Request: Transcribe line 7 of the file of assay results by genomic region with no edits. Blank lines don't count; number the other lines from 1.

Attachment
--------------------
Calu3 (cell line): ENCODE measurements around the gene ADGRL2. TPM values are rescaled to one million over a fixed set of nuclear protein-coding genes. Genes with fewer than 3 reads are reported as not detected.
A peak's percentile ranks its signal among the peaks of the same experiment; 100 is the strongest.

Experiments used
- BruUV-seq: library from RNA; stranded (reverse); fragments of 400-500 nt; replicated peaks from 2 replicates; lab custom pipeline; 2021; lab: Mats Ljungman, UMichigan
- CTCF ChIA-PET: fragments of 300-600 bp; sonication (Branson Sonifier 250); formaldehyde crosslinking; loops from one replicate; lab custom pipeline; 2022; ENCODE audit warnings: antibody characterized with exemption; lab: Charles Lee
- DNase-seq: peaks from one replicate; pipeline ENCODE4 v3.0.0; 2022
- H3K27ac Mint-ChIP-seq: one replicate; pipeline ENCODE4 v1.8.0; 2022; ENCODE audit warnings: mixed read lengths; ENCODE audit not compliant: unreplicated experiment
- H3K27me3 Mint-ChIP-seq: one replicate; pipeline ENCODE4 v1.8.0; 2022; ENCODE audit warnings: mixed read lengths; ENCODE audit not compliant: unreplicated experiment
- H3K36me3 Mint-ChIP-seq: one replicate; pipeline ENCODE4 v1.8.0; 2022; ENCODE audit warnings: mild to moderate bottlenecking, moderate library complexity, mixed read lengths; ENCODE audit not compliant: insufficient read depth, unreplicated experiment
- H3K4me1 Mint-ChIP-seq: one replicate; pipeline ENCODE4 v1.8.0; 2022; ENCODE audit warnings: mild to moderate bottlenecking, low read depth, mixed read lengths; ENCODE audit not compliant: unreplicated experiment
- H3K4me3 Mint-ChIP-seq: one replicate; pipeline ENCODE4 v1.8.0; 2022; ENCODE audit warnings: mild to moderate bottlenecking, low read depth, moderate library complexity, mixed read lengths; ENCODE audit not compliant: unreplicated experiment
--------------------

- H3K27ac Mint-ChIP-seq: one replicate; pipeline ENCODE4 v1.8.0; 2022; ENCODE audit warnings: mixed read lengths; ENCODE audit not compliant: unreplicated experiment